Quantcast

SES 2006: Search Engines, Friend Or Foe

Get the WebProNews Newsletter:
[ Search]

The best thing about search engines is how they make it easy to find relevant content out of millions of web sites; that may be the worst thing about them too.

SES 2006: Search Engines, Friend Or Foe
Are Search Engines Your Friends?

Managing editor Mike McDonald of WebProNews filed this exclusive look at the SES 2006 San Jose session on Search Engines, Friend or Foe.

Jakob Nielsen, the noted web usability expert, created some controversy when he made this suggestion in January:

“I worry that search engines are sucking out too much of the Web’s value, acting as leeches on companies that create the very source materials the search engines index.”

How can you diversify marketing?
The session also featured a helpful top ten list on SEM alternatives, to help marketers who are too fixated on PPC to consider other ways of building awareness by diversifying marketing efforts:
1 Brand building
2 Retention marketing – email, direct mail, etc
3 Request marketing
4 Discussion groups and communities
5 Affiliate programs
6 Newsfeeds
7 URL promotion in physical products
8 Where possible, connect your service to proprietary hardware
9 Investigate mobile services
10 Traditional marketing

Commentary came fast and furious in January; Search Engine Strategies host Danny Sullivan wrote about this at length in response.

At SES 2006, Nielsen faced a number of people with a different point of view. He started off the discussion by offering a couple of points for consideration: too many sites being made just to drive traffic to search engines, and search serving as an answer engine, from which people never click through to the site providing the answer.

He thinks the auction system for paid search extracts too much value from the content. Sites that improve their quality to increase their profit margin from paid search soon are matched by competitors. That causes prices to increase, and the site publisher is back to the same profit margin; only the search engine makes more money.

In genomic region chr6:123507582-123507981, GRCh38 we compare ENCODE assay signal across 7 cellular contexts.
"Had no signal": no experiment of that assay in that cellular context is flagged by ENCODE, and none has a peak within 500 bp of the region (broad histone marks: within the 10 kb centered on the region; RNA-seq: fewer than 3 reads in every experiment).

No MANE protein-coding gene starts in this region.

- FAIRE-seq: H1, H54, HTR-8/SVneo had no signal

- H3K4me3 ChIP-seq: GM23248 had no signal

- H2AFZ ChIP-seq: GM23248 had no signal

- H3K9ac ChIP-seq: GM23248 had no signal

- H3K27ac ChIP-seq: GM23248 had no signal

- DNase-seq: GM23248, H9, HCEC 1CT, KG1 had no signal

(We can’t help but imagine that somewhere at Google, Omid Kordestani giggled uncontrollably for a second or two while Nielsen made this point. – David)

Dana Todd of SiteLab International asked Nielsen, “Do you think search engines should pay content providers to index their material? Do you think search engines should pay content providers instead of the old model where people used to pay to be included?”

Nielsen replied that “perhaps there could be a licensing fee or something similar, say a penny.”

Search engines can have a detrimental impact on a site through their normal course of action. Jennifer Slegg of JenSense noted how a rogue Yahoo crawler bot “screwed up once and burned thru 4 gigs of our bandwidth.”

As for Google, Slegg noted, “I know plenty of people that absolutely refuse to use Google Analytics on any monetizable site.” To which Todd responded, “Don’t you think with millions and millions of toolbars in place that they don’t already have a pretty good idea of what you’re upstream and downstream is?”

On the topic of transparency and data on pay-per-click advertising, Todd also noted that “the complexity (of PPC) is beyond ridiculous,” regarding the lack of information provided by the search engines.

Peter Hershberg, managing partner at Reprise Media, said, “We absolutely do not recommend that any of our clients use Google Analytics.” His contention, like Todd’s, is that Google has so much performance data, they know exactly how profitable a site can be for them

He also commented on the opaqueness of search engines when it comes to PPC data. “We don’t need to know what the secret sauce is,” Hershberg said. “We know they can’t release that kind of information because people will game the system. But what we do need is access to more information – enough information – to make better decisions.”

Hershberg did criticize Google for changing the API for PPC to a fee-based model. Google provided the marketing community with the API, which saved Google bandwidth and money. Now that its users are hooked on the API, Google is going to start charging for it.

Microsoft adCenter general manager David Jakubowski emphasized that his company has and will continue to favor consumers over advertisers when it comes to search.

“We keep a strict rigid line and our consumer group wins in ‘tie goes to the runner’ situations. Our advertising division might prefer otherwise, but the consumer division is the number one priority with our search,” he said.


Tag:

Add to Del.icio.us | Digg | Yahoo! My Web | Furl

Bookmark WebProNews:

David Utter is a staff writer for WebProNews covering technology and business.

SES 2006: Search Engines, Friend Or Foe
Comments Off
Top Rated White Papers and Resources

Comments are closed.